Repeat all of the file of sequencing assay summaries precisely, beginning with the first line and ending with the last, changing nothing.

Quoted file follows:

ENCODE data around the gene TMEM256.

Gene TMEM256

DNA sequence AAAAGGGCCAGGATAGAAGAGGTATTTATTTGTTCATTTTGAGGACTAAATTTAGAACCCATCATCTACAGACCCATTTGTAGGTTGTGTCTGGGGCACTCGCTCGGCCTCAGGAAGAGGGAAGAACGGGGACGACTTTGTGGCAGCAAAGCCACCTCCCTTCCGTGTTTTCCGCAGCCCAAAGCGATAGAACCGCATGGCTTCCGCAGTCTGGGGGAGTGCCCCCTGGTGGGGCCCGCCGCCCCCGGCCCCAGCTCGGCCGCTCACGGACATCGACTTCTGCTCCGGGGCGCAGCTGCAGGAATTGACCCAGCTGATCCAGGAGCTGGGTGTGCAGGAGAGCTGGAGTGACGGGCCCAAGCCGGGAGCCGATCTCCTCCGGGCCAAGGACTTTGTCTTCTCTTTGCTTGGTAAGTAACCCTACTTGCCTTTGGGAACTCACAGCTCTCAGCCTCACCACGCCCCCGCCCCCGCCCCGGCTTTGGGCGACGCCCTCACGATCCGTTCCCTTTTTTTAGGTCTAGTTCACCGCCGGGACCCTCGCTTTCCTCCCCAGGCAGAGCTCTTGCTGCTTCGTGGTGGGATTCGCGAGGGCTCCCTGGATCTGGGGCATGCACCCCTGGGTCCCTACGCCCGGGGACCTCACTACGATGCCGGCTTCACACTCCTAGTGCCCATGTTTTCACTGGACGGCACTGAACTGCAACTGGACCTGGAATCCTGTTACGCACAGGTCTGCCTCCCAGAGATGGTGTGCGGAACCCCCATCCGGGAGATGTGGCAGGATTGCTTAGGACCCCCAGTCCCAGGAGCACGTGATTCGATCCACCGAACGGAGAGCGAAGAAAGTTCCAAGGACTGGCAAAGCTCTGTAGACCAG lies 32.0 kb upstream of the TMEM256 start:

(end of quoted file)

ENCODE data around the gene TMEM256.

Gene TMEM256

DNA sequence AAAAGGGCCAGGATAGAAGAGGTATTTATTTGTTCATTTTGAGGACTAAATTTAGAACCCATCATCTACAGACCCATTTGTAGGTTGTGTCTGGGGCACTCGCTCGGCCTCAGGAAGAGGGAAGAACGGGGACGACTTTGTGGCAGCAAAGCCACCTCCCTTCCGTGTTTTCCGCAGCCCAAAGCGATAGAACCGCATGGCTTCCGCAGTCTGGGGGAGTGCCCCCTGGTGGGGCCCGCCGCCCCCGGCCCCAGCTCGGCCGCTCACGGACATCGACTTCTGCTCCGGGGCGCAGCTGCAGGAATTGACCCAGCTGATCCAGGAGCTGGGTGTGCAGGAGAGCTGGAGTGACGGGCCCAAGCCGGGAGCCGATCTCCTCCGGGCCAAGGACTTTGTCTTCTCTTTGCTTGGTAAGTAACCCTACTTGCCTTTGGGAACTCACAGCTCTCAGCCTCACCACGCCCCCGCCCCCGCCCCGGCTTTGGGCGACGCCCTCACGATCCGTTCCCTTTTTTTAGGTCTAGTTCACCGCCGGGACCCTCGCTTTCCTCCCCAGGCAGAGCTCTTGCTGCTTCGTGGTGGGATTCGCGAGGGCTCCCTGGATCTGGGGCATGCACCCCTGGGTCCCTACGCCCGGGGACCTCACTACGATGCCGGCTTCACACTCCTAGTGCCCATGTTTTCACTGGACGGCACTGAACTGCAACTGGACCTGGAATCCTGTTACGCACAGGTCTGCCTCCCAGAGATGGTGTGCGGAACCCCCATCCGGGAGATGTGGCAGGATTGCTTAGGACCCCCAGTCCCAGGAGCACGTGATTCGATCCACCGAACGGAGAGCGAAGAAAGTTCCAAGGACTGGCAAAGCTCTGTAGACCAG lies 32.0 kb upstream of the TMEM256 start: